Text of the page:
Misfortune took another glance at Bollywood’s favorite face Salman Khan, when he made an absurdly sexist analogy comparing his experience of shooting for the film Sultan as equivalent to being raped. Describing one of the sequences where he had to pick and thrust a man weighing 120 kilograms on the floor for 10 different camera angles for 6 continuous hours, he narrated to the media:
It is like the most difficult thing. When I used to walk out of that ring, it used to be actually like a raped woman walking out… I don’t think I should have (pause)… It feels like the most difficult… I couldn’t take steps.
Things that reflect in our choice of words are mostly unconscious, and we do not realize what they truly mean until someone points it out. Although Salman was quick, rather immediate to acknowledge his philistinism, it was rather too late to put the beans back in the box. Social media blasted with messages and emotions of people, who were equally divided to support and pooh-pooh Salman.
National Commission for Women was quick to take on the issue. Their chief, Lata Kumaramangalam told the media:
Considering the number of women fans he has, he shouldn’t have made such a statement. Salman Khan should apologise.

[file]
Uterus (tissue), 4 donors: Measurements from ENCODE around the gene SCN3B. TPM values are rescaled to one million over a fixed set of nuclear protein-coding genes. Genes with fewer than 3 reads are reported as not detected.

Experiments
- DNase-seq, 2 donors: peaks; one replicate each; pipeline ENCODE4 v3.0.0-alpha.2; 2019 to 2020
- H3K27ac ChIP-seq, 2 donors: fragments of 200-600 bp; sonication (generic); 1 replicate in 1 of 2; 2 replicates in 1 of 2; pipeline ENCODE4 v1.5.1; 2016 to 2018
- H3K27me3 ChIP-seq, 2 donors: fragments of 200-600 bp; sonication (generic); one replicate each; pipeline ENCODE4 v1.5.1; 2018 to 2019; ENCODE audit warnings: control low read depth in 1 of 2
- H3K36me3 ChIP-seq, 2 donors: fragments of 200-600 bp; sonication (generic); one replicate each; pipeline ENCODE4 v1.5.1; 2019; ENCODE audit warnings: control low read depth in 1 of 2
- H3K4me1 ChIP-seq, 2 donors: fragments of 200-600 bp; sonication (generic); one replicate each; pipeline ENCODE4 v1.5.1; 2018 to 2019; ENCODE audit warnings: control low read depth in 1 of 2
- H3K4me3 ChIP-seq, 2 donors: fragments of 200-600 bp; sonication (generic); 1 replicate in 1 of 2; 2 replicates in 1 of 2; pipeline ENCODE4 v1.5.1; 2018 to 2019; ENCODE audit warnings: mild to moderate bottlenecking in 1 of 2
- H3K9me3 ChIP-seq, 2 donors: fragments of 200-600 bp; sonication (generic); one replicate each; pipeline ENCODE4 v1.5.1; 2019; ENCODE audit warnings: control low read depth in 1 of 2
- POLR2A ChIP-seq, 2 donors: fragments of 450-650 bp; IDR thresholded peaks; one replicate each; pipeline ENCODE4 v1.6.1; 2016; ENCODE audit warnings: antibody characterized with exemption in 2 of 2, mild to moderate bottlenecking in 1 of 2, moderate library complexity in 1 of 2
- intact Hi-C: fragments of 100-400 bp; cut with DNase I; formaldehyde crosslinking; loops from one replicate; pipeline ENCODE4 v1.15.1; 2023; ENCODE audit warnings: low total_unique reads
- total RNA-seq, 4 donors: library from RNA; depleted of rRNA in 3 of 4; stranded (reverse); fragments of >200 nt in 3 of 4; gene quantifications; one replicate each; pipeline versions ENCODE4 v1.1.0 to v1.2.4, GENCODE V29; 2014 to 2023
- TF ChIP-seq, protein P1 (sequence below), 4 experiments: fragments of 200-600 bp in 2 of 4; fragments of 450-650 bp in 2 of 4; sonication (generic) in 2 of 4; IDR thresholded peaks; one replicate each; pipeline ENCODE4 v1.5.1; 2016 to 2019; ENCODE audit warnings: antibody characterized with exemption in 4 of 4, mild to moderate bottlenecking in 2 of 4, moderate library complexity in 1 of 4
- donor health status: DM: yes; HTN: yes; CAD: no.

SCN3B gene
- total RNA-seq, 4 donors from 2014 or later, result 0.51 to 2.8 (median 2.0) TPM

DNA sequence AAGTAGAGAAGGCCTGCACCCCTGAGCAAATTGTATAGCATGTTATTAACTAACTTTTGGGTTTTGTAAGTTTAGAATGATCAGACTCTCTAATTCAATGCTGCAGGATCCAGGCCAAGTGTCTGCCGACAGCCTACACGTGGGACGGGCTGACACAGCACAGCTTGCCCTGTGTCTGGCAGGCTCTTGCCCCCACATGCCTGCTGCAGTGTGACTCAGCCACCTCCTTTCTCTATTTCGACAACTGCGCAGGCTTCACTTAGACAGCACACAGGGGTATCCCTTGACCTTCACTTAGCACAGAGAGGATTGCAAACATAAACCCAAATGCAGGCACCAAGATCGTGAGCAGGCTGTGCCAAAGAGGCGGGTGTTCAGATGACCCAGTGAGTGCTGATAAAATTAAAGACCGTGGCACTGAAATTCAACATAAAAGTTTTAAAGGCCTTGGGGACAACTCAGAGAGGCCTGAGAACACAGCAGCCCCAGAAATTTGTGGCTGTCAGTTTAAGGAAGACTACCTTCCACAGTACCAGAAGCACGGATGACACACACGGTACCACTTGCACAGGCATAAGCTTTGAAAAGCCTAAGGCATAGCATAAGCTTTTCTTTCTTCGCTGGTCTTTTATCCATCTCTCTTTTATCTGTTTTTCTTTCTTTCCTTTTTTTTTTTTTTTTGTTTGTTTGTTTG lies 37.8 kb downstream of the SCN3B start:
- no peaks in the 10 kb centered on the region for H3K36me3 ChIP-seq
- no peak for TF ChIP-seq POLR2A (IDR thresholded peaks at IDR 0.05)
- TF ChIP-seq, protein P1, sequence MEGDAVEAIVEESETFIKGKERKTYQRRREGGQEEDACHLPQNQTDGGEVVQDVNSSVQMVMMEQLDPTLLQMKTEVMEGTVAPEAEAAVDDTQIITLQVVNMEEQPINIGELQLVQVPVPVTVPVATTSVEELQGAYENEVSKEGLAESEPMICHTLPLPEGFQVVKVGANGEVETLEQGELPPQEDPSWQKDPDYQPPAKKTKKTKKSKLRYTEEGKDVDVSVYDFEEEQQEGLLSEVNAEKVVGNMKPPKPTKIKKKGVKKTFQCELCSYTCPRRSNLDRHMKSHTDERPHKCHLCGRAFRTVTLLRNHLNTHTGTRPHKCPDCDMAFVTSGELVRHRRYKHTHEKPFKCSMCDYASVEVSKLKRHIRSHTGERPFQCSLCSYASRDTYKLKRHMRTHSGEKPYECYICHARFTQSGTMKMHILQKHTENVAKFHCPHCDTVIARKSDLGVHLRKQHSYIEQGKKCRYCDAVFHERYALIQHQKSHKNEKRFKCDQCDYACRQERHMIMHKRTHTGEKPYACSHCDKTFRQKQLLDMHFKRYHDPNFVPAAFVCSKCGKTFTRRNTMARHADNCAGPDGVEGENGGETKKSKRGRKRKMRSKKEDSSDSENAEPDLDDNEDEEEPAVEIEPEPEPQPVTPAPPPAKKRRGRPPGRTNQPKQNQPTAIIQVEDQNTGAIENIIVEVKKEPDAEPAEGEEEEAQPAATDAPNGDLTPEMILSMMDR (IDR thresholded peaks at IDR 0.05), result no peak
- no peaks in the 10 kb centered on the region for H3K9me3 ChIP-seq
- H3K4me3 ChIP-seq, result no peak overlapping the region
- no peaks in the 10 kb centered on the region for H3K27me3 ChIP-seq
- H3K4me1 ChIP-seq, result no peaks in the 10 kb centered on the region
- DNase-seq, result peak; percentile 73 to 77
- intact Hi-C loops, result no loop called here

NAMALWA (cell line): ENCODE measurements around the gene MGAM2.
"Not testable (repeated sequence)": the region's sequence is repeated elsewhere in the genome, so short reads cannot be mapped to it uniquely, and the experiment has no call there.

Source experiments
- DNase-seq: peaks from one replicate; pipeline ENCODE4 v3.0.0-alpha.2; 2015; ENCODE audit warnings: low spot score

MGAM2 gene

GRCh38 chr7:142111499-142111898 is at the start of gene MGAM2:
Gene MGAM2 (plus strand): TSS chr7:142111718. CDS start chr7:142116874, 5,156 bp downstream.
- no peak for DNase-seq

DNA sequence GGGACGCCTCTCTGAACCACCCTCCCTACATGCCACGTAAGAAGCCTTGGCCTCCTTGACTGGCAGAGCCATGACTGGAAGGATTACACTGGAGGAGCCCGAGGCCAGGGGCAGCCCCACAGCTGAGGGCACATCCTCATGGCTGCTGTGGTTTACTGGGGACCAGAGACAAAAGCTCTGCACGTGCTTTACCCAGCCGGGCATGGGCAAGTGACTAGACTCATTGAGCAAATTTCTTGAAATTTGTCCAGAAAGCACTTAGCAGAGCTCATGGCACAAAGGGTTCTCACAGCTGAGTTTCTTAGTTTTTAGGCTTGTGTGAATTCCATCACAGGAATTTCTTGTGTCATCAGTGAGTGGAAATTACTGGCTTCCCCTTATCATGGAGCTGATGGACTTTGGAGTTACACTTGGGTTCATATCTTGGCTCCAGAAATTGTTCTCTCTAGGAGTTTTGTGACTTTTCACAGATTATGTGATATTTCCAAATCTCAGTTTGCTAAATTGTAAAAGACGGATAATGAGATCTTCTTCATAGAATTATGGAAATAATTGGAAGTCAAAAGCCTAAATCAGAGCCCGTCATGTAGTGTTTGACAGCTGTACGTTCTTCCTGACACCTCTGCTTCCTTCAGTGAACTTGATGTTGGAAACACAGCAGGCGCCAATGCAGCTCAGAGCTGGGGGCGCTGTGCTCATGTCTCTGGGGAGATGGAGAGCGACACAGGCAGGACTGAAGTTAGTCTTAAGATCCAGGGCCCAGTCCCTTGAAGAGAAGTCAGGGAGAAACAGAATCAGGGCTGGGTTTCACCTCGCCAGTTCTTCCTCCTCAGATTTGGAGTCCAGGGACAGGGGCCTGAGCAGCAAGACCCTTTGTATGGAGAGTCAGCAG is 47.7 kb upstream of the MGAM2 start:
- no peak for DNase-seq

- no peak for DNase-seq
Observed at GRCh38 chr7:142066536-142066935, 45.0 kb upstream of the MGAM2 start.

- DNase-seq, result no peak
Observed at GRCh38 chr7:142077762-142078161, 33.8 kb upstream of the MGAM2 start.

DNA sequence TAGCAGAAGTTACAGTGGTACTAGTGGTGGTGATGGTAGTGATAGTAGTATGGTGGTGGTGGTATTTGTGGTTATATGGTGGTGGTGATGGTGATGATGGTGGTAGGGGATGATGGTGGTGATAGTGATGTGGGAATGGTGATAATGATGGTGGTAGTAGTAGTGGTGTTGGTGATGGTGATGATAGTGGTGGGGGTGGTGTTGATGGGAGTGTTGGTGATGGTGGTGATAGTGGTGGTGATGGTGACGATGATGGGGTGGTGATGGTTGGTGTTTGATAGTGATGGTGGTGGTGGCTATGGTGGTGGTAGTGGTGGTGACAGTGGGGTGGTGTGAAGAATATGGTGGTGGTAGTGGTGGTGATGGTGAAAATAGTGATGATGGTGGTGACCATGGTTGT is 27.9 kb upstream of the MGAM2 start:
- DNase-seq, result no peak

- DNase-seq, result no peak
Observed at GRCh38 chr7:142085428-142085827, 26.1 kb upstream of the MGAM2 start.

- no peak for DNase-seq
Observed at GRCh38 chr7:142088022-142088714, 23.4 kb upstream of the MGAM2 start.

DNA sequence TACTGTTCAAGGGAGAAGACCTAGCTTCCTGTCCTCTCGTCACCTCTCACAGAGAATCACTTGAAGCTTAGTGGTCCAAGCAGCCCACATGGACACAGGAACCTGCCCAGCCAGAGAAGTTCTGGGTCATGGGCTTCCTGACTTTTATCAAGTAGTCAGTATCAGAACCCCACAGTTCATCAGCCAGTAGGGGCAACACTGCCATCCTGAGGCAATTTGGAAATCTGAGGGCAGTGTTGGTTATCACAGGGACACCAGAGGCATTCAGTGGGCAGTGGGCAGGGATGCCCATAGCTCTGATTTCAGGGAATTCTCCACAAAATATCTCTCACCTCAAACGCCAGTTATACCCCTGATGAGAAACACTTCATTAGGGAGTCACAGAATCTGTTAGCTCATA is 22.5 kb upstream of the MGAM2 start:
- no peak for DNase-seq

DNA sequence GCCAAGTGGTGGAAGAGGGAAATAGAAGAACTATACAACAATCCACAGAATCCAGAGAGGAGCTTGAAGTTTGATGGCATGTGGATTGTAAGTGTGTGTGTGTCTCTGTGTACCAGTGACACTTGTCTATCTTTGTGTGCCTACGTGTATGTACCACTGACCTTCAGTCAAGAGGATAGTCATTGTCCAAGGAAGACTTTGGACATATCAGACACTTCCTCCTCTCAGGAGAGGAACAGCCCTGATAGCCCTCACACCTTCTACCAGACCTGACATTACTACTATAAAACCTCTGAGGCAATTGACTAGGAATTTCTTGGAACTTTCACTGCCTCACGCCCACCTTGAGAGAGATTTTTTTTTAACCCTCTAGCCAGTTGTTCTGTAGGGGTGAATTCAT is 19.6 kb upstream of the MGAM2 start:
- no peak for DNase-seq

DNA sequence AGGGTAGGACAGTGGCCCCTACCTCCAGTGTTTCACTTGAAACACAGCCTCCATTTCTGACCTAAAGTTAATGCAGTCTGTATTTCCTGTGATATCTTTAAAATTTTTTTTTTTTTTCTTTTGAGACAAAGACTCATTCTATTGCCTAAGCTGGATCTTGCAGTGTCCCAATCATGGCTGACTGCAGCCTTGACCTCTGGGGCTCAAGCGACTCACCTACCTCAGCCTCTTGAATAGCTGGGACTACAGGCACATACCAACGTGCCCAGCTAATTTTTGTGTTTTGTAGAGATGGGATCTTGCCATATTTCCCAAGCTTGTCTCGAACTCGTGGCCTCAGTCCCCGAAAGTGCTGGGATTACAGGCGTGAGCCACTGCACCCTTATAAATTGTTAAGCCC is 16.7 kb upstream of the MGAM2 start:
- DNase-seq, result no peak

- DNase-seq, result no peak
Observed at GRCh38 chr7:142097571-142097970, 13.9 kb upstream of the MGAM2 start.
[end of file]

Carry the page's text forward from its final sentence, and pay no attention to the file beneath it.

Salman Khan’s father, Salim Khan took to social media to help his son to bring the situation under control. Here is what he tweeted:
Despite Salman’s prompt and profuse apology along with a request to the media representatives to not quote the statement, the news went on to be viral. Obviously, Salman, an upcoming big-budget movie, and a sexist remark makes for ‘good’ content for readers.
It wasn’t much of a surprise for me for a lot of reasons. One, that I do not expect any better from a guy whose job is to speak lines that others write for him. Two, I have heard this analogy so many times in my everyday life. When people have a bad day with the boss or find themselves jostling with a crowd of damp, smelly armpits, the most common metaphor to phrase is ‘aaj to bhai, rape ho gaya mera’ (I was raped today, brother). Anything that’s bad enough to disqualify from a respectful or comfortable conversation or experience is seen as rape. It’s just like saying that you are ‘famished’ when people in Libya and Sudan are the real ones who are being famished.
Some advice for Salman:
Next time you have a foot in the mouth kind of situation, resort to making lesser offensive, highly obtuse jokes. It might help you to wane some attention off what could drop your female fan following. After all, you are who you are because of their love. And if that fails too, try taking your shirt off, it might make for more readable content!
PS. I hope I didn’t come across as ‘sexist’.
(Views expressed are personal)
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